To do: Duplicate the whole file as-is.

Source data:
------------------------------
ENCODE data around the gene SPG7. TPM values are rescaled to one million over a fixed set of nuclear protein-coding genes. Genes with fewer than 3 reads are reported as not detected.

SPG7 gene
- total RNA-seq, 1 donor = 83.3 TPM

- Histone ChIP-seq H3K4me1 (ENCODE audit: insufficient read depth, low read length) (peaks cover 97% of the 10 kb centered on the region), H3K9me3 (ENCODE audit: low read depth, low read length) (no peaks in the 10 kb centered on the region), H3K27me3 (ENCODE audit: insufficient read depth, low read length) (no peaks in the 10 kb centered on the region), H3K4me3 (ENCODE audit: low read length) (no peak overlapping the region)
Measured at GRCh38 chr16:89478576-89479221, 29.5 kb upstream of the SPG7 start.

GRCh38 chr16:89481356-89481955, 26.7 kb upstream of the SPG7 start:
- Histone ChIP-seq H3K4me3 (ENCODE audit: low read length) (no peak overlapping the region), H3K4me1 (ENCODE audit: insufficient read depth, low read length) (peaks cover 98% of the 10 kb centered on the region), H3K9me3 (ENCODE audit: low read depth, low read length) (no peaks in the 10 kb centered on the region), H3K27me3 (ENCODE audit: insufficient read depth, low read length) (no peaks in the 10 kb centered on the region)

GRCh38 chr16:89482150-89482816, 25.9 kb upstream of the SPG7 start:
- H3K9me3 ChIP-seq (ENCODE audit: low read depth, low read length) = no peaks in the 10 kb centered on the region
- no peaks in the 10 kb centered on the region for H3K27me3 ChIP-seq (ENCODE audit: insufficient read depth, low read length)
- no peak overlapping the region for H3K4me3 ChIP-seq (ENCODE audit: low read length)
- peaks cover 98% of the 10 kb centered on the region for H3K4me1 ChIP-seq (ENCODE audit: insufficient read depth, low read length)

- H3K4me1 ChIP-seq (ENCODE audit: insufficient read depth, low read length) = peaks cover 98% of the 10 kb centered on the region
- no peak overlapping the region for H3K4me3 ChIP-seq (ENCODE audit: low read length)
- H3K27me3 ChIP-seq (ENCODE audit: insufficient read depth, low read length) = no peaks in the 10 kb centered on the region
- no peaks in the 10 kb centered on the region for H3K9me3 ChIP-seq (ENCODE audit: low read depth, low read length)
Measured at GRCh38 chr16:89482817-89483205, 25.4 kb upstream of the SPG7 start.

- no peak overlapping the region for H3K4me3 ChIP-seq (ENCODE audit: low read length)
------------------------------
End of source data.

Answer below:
ENCODE data around the gene SPG7. TPM values are rescaled to one million over a fixed set of nuclear protein-coding genes. Genes with fewer than 3 reads are reported as not detected.

SPG7 gene
- total RNA-seq, 1 donor = 83.3 TPM

- Histone ChIP-seq H3K4me1 (ENCODE audit: insufficient read depth, low read length) (peaks cover 97% of the 10 kb centered on the region), H3K9me3 (ENCODE audit: low read depth, low read length) (no peaks in the 10 kb centered on the region), H3K27me3 (ENCODE audit: insufficient read depth, low read length) (no peaks in the 10 kb centered on the region), H3K4me3 (ENCODE audit: low read length) (no peak overlapping the region)
Measured at GRCh38 chr16:89478576-89479221, 29.5 kb upstream of the SPG7 start.

GRCh38 chr16:89481356-89481955, 26.7 kb upstream of the SPG7 start:
- Histone ChIP-seq H3K4me3 (ENCODE audit: low read length) (no peak overlapping the region), H3K4me1 (ENCODE audit: insufficient read depth, low read length) (peaks cover 98% of the 10 kb centered on the region), H3K9me3 (ENCODE audit: low read depth, low read length) (no peaks in the 10 kb centered on the region), H3K27me3 (ENCODE audit: insufficient read depth, low read length) (no peaks in the 10 kb centered on the region)

GRCh38 chr16:89482150-89482816, 25.9 kb upstream of the SPG7 start:
- H3K9me3 ChIP-seq (ENCODE audit: low read depth, low read length) = no peaks in the 10 kb centered on the region
- no peaks in the 10 kb centered on the region for H3K27me3 ChIP-seq (ENCODE audit: insufficient read depth, low read length)
- no peak overlapping the region for H3K4me3 ChIP-seq (ENCODE audit: low read length)
- peaks cover 98% of the 10 kb centered on the region for H3K4me1 ChIP-seq (ENCODE audit: insufficient read depth, low read length)

- H3K4me1 ChIP-seq (ENCODE audit: insufficient read depth, low read length) = peaks cover 98% of the 10 kb centered on the region
- no peak overlapping the region for H3K4me3 ChIP-seq (ENCODE audit: low read length)
- H3K27me3 ChIP-seq (ENCODE audit: insufficient read depth, low read length) = no peaks in the 10 kb centered on the region
- no peaks in the 10 kb centered on the region for H3K9me3 ChIP-seq (ENCODE audit: low read depth, low read length)
Measured at GRCh38 chr16:89482817-89483205, 25.4 kb upstream of the SPG7 start.

- no peak overlapping the region for H3K4me3 ChIP-seq (ENCODE audit: low read length)